As summer 2017 arrived, Kanye dropped the Yeezy Boost 350 V2 Cream. One of the easiest Yeezys to cop, the Cream opened many doors for sneaker customisers everywhere. The all white canvas allowed artists to show off their raw talent with one of Yeezuss very own creations, and without a doubt, the Cream was one of the most popular sneakers to flex in the hot summer days.
As hype for the Yeezy Boost 350 V2 slowed down, Kanye dropped a bombshell on the sneaker community. As part of his brand new Calabasas collection, Ye released the Calabasas Powerphase. A shoe that was heavily inspired by adidas sneakers from the 1980s, it features an all white colourway constructed of a supple leather, and even had a gold foil Calabasas logo that seemed to be plucked straight out of adidass 80s archives. The Powerphase faced a mixed reaction from the sneaker community, and many even compared it to budget Reebok sneakers. However, that didnt stop resellers from jacking the prices up to £1000.
In August 2017, Kanye officially unveiled a brand new silhouette. Dubbed the Yeezy Boost 700 Wave Runner, the sneaker featured a hugely different aesthetic that weve never seen from Ye. Following the new trend of chunky dad shoes, the 700 is reminiscent of old school skate shoes and 90s-era adidas models. With a multi coloured lateral and medial and accents of grey, black, and blue scattered throughout, the Wave Runner actually features Boost technology encapsulated within the thick midsole.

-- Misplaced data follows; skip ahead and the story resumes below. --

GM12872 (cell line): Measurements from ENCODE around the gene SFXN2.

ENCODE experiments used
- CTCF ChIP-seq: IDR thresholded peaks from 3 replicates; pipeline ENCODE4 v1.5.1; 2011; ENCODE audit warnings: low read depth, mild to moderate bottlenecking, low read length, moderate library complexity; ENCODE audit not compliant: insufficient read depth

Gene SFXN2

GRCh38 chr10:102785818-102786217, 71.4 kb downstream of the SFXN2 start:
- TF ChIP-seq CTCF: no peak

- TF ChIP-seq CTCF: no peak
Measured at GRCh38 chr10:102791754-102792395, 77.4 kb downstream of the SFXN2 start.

Although many sneakerheads were quick to call the Yeezy Boost 700 Wave Runner ugly, it should be mentioned that many called the original 350 out on its looks too. Looking back, however, it was the 350 that singlehandedly propelled adidas to become one of the most relevant fashion brands to date. In fact, ugly shoes are something that we should celebrate and be thankful for, because without sneakers like the 350 and the 700, who knows what the sneaker game wouldve been like today.